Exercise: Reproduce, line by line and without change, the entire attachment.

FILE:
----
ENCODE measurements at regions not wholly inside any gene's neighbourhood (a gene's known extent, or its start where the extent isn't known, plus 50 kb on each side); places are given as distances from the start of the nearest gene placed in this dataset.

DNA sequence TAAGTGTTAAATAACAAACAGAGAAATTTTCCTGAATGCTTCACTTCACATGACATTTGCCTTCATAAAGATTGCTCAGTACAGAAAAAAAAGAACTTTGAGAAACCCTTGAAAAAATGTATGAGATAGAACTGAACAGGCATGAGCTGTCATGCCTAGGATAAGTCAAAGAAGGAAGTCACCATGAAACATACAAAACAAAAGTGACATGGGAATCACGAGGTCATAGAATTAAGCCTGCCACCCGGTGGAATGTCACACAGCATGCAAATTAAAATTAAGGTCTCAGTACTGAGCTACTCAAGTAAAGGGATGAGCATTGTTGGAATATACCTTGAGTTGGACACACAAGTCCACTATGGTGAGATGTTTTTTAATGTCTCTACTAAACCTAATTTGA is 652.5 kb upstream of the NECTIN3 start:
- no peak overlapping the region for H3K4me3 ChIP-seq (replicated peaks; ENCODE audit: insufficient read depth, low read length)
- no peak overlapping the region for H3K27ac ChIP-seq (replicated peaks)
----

ENCODE measurements at regions not wholly inside any gene's neighbourhood (a gene's known extent, or its start where the extent isn't known, plus 50 kb on each side); places are given as distances from the start of the nearest gene placed in this dataset.

DNA sequence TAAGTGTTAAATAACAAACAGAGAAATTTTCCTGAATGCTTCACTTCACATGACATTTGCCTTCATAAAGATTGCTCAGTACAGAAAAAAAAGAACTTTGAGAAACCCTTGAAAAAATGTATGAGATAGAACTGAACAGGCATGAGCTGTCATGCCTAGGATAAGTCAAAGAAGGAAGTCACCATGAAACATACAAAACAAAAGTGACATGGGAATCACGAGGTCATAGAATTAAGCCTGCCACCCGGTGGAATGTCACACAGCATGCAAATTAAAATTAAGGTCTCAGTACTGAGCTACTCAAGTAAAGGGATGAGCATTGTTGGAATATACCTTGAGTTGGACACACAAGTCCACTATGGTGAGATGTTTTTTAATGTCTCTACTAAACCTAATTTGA is 652.5 kb upstream of the NECTIN3 start:
- no peak overlapping the region for H3K4me3 ChIP-seq (replicated peaks; ENCODE audit: insufficient read depth, low read length)
- no peak overlapping the region for H3K27ac ChIP-seq (replicated peaks)